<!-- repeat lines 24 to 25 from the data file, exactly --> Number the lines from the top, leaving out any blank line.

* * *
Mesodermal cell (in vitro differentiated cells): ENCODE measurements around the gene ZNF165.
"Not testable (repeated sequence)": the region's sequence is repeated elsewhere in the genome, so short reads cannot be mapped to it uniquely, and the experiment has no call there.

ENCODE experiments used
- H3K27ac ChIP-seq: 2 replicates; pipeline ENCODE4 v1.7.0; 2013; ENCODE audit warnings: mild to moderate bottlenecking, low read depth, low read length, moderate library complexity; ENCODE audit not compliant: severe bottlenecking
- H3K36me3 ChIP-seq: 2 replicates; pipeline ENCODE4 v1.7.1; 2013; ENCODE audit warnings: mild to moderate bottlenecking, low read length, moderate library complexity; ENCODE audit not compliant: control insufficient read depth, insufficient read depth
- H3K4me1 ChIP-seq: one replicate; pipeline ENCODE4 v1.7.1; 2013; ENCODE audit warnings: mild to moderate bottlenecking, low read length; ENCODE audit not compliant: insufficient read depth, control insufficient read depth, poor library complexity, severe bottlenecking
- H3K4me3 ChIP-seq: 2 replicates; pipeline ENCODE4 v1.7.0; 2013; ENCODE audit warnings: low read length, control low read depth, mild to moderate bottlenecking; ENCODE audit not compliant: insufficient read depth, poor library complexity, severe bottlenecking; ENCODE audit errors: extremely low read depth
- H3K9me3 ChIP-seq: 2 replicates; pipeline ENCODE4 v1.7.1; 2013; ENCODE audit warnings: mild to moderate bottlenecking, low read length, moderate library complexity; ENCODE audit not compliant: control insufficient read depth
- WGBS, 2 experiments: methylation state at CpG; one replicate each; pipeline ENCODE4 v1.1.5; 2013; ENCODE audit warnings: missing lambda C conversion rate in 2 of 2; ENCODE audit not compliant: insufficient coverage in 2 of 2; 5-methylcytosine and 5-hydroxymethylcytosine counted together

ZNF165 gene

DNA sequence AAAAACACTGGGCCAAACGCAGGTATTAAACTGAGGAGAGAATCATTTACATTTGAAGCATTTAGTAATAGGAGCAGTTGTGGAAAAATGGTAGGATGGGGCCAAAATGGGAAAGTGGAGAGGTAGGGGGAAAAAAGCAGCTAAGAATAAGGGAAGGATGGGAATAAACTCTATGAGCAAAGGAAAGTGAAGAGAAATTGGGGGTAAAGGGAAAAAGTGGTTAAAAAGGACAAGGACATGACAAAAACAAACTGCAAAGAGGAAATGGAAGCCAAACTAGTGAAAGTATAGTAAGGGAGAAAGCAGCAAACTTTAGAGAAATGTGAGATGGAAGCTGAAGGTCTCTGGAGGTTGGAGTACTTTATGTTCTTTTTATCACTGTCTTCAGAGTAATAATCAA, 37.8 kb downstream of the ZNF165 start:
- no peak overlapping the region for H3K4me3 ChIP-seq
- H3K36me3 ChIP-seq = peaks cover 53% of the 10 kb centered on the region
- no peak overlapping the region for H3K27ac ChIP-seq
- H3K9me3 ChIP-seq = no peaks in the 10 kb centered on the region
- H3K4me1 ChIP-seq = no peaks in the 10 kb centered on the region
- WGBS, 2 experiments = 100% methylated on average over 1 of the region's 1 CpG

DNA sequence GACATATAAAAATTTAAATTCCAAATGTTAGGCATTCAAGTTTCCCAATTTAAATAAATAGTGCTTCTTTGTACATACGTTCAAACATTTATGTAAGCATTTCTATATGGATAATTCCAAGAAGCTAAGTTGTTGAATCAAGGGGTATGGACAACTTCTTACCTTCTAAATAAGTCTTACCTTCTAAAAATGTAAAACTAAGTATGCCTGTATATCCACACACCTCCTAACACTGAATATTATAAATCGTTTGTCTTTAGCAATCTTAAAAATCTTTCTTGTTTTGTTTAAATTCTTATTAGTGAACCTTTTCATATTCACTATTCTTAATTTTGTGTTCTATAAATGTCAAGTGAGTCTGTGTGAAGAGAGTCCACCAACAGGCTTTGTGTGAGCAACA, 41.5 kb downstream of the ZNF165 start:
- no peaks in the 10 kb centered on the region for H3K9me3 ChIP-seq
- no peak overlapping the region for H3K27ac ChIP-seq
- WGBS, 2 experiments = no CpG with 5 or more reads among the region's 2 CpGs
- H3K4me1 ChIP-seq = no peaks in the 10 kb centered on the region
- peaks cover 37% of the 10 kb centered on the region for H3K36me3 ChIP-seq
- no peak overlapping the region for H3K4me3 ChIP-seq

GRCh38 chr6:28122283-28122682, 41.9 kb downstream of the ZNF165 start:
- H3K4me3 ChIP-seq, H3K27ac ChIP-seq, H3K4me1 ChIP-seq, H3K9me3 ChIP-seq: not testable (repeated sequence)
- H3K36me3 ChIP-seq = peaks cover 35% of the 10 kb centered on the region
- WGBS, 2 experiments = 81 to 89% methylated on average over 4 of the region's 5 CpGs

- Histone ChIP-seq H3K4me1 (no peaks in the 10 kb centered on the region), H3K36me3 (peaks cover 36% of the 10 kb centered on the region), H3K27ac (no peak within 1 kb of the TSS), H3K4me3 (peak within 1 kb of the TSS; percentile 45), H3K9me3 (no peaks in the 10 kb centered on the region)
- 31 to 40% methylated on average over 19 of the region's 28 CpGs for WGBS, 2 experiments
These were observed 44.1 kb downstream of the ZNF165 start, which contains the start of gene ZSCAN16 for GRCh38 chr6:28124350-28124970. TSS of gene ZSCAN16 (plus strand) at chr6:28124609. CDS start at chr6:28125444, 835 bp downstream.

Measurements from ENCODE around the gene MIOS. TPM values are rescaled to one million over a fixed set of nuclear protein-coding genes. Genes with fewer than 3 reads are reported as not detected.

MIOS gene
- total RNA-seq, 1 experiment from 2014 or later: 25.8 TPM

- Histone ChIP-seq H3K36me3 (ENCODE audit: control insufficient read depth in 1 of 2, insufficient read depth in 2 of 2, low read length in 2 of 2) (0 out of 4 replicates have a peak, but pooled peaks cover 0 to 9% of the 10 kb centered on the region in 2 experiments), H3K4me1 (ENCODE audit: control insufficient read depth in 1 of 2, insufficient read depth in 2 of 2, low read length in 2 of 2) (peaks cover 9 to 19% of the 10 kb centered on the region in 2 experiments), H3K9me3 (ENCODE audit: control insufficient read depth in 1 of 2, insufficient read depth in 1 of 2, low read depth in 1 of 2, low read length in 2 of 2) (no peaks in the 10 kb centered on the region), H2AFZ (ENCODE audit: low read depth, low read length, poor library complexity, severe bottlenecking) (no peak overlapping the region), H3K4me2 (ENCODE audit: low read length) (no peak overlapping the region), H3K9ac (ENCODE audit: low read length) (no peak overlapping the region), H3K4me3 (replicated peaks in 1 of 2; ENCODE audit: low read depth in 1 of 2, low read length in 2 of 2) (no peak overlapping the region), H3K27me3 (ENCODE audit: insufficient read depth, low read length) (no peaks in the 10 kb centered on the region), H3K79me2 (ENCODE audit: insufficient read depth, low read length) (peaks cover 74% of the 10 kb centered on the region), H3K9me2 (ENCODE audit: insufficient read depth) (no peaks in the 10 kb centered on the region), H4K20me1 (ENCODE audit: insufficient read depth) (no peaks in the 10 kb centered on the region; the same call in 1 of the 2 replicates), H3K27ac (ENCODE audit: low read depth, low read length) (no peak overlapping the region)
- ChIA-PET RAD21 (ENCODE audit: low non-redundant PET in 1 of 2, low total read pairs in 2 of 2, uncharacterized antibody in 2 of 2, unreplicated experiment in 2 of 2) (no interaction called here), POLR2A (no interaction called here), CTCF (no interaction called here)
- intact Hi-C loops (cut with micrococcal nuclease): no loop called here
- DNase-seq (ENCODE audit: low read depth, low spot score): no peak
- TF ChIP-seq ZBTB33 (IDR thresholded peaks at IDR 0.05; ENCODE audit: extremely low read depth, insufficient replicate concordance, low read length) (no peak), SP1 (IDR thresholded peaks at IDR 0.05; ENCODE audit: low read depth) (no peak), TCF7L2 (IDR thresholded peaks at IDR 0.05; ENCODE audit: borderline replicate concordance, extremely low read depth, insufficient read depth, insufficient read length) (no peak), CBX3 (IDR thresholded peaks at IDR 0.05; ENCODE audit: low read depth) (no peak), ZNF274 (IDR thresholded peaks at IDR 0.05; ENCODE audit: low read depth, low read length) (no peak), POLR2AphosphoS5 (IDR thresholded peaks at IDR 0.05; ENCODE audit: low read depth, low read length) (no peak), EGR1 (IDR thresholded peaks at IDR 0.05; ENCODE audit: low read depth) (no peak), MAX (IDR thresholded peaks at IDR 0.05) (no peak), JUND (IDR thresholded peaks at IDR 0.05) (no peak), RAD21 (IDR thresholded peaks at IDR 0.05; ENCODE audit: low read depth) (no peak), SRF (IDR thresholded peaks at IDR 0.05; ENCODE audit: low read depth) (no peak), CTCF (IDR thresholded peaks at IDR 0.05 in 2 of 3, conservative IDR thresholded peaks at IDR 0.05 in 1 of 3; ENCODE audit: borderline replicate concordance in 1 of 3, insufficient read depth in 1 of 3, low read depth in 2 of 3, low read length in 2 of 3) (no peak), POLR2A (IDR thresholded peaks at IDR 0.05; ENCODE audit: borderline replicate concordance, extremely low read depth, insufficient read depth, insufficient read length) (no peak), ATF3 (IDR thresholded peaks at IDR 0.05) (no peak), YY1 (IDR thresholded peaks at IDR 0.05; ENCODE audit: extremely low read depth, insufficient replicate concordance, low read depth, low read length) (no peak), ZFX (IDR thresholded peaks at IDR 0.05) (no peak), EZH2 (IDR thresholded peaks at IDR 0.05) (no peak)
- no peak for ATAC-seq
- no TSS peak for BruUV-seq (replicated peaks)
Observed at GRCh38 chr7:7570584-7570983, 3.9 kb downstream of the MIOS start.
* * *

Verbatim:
- no peak overlapping the region for H3K4me3 ChIP-seq

GRCh38 chr6:28122283-28122682, 41.9 kb downstream of the ZNF165 start: